What happens when a company goes into liquidation? Here are five simple steps
Step 1 - Find a Liquidator.
Step 2 - Pass details of any company assets over to the proposed liquidator, and valuers may get
these valued. This will independently set the value of the assets for going to auction, or you may
wish to buy them.
Step 3 – Tell the liquidator who money is owed to. The liquidator will write to them all to let
them know what’s happening and tell them that a creditors meeting will be held. This will quickly
remove creditor pressure and creditors will talk to the liquidator instead.
Step 4 – hand over all company information and books and records. The liquidator will use this to prepare a report to the creditors
Step 5 – A company director needs to "chair the meeting of creditors". In actual fact the liquidator will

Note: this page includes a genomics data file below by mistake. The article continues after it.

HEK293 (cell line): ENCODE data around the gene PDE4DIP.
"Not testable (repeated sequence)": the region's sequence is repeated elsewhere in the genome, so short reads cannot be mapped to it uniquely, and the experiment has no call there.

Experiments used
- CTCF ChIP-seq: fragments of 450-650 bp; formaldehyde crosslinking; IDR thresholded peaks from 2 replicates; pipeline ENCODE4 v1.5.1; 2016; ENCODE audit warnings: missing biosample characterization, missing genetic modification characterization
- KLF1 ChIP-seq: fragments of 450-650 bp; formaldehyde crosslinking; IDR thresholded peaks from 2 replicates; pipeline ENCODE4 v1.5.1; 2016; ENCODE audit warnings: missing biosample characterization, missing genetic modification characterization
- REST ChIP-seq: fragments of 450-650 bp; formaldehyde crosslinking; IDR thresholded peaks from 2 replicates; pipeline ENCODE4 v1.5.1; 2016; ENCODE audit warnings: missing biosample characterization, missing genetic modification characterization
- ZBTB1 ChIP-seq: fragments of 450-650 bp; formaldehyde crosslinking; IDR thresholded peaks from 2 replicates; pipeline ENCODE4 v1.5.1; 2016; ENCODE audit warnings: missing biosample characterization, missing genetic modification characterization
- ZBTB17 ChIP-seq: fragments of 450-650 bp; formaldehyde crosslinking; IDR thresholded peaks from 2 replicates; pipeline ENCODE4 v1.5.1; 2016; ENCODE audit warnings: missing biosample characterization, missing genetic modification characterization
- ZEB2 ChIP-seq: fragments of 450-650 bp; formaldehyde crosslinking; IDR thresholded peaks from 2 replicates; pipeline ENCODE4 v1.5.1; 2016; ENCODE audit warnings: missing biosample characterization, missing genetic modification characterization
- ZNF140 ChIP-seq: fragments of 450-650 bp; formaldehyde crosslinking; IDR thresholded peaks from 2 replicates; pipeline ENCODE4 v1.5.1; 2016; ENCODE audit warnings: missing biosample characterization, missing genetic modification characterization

run the meeting but you or one of the directors must attend it by law. The meeting of creditors is
usually a simple short meeting with no one attending.
Is that it?
Well, as far as the directors of the company are concerned, yes. But the liquidator's job is not done. They will need to collect in all the cash and actually "liquidate" the assets. This means that stock will need to be sold, debts chased up, books and records stored and money distributed. This all tends to happen after the creditors meeting.
If you are interested in purchasing some of the assets of a liquidated company you can go to the auctions or approach surveyors who work with IPs. We have a page on our website that lists companies that have gone into liquidation but you will need to subscribe to the provider to get the actual name of the company or the IP handling